Men with sub-machineguns prowled around the cathedral and tower, and ordinary city police had holstered pistols. I am perturbed, but the other tourists do not seem bothered. How to photograph them? I took these from behind, as when Philip pictured them he got into a contretemps. Then, emerging from the tower, I thought to take that carabinieri from a distance:
but did not think it through, just snapped and walked on, so did not even notice that my lens was at too wide an angle or that a man had just walked in front of him anyway. Police here do not like being photographed, though they are happy to intimidate ordinary people demonstrating, by taking detailed video. The policeman on the left was paying attention, and thereby showed his face for the picture beautifully, so my terrorist cell- if I had one- could identify him.
On the West of the South transept I spent some time admiring the door. Such craftsmanship:
It’s yet another Annunciation. It looks childlike, compared to the West door, where some people just dashed by, instead of admiring:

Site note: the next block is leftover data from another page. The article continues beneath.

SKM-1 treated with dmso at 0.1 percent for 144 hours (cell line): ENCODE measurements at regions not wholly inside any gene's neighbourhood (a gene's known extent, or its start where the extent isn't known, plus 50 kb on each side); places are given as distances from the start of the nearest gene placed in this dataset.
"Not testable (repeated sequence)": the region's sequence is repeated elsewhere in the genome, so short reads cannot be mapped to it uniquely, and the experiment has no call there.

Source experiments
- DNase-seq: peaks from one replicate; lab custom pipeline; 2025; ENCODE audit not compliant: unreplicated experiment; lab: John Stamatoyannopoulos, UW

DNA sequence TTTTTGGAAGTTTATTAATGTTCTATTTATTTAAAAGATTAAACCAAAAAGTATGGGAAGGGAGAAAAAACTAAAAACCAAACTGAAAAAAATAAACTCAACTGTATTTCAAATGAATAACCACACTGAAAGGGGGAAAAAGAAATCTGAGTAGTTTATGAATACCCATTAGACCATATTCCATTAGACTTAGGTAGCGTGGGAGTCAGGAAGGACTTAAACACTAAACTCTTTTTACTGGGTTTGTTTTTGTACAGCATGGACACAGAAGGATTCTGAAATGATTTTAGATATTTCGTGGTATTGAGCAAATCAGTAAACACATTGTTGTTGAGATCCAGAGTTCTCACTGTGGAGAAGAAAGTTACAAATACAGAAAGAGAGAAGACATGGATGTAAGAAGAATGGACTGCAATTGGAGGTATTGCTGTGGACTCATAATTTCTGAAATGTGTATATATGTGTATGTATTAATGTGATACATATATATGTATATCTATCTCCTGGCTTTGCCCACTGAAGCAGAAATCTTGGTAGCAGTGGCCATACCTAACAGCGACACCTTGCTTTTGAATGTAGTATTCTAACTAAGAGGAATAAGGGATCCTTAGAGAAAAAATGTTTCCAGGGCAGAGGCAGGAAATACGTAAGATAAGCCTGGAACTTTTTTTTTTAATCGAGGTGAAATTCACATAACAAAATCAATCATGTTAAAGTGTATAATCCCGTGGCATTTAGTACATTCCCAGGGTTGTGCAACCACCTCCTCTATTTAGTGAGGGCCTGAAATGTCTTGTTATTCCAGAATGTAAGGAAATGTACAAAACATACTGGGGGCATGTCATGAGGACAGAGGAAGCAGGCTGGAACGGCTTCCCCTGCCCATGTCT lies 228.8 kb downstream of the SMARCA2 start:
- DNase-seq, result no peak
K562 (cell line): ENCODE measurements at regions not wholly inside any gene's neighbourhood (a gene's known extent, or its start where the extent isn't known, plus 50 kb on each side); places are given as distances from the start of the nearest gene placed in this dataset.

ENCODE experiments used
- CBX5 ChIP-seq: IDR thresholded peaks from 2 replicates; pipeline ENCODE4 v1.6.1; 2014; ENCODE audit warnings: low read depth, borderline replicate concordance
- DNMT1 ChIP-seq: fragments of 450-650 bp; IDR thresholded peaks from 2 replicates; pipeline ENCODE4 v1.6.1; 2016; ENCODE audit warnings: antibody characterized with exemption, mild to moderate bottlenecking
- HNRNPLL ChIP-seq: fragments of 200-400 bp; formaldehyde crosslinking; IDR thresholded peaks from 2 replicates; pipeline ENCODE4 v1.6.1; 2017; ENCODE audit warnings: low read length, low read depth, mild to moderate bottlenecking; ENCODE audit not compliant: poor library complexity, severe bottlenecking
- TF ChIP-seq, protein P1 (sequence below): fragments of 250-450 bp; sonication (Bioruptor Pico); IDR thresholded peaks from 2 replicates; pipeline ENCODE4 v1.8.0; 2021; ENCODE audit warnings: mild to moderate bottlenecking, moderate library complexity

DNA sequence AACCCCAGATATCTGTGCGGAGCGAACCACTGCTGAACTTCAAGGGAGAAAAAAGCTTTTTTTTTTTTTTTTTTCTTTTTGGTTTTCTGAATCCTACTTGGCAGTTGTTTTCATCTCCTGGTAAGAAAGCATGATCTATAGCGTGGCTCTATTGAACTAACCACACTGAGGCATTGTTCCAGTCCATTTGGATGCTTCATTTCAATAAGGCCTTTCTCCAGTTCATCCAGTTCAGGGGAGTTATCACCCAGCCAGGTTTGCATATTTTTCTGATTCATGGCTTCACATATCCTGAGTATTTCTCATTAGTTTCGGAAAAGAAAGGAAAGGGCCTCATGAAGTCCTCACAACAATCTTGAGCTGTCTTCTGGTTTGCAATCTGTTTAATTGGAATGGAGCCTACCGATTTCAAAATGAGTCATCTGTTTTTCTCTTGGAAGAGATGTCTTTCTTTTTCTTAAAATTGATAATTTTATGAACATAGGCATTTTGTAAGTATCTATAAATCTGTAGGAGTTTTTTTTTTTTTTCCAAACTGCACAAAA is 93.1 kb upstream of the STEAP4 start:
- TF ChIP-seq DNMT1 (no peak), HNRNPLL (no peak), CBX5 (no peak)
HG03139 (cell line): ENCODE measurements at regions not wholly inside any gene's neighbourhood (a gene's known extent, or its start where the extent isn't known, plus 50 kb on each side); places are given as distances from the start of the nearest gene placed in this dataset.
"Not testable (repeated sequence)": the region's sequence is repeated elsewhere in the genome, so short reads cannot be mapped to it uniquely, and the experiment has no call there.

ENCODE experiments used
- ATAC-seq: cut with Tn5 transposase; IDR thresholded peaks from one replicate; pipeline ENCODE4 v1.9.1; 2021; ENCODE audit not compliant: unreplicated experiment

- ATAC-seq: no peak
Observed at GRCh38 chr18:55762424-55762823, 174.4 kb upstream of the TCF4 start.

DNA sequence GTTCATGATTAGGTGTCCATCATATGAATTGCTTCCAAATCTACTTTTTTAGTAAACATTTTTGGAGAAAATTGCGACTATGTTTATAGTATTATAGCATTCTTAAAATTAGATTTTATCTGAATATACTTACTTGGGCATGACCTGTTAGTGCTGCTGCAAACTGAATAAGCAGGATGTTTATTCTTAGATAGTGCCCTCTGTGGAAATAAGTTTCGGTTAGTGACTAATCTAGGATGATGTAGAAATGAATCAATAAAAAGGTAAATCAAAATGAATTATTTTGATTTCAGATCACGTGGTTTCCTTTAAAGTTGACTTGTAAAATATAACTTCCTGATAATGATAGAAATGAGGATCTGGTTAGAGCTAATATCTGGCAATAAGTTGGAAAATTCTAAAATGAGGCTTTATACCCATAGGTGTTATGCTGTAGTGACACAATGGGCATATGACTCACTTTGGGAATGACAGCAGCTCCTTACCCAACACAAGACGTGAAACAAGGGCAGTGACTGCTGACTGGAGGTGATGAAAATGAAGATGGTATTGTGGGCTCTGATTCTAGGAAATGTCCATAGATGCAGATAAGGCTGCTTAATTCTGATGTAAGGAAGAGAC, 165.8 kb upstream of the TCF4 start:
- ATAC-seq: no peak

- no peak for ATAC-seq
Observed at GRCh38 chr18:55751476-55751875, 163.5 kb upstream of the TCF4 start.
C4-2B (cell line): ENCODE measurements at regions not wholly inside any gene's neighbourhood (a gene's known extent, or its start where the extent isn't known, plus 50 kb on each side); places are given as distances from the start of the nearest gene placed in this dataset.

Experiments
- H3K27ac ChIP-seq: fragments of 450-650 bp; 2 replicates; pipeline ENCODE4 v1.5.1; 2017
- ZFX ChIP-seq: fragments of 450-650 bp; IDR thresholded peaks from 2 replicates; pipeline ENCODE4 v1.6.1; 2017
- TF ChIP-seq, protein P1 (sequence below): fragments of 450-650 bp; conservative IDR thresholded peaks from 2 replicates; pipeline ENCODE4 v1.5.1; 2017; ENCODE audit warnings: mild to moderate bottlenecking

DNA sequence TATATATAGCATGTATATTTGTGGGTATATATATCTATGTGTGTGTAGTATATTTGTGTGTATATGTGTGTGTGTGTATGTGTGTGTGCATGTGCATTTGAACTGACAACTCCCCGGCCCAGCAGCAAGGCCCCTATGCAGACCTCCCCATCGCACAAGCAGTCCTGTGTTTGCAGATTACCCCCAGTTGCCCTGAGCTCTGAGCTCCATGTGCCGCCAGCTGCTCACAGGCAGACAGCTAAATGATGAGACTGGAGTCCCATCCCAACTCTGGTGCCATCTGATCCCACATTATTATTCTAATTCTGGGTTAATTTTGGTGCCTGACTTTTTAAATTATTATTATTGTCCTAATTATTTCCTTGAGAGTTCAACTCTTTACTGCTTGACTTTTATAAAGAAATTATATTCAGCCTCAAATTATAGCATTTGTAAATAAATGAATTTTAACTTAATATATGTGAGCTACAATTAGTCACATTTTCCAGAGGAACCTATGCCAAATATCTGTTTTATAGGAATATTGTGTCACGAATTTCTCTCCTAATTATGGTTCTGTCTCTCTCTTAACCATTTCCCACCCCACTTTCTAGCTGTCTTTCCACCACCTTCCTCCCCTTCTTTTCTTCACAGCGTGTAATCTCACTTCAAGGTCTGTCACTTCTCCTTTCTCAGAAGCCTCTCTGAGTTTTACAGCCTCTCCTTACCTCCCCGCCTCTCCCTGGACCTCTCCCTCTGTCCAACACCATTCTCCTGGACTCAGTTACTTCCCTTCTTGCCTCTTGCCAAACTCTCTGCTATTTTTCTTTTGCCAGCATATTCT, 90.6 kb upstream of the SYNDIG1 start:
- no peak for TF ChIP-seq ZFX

That chap has no wings. Is it Christ, giving Lucifer a push? Some of the figures on the door stood out from it, away from the plane. Wonderful technique.
The fresco of the last judgment in the walled burial ground was cruel. Half was Hell; but Christ is a quarter of the way along the picture, and there are people in the half I first thought was Heaven who are on his Left. That is not a good place to be.
Note that he is looking to his left. At the moment captured, he is not greeting the Blessed, but condemning the Damned, who are being repelled by sword-wielding angels. I am not familiar enough with Italian Judgment scenes to be sure, but it seems unusual to me to have the Queen of Heaven seated in apparent equality.
I am also unused to sights like the chap among the blessed, who should not be there, being hauled off by an angel. There is arguable Biblical authority for that, but the picture is designed to inspire fear rather than Love. Even the Blessed look pretty scared.
A thin layer of plaster containing the pigment was taken away, preserved, and brought back to be hung on metal supports, away from the brick wall.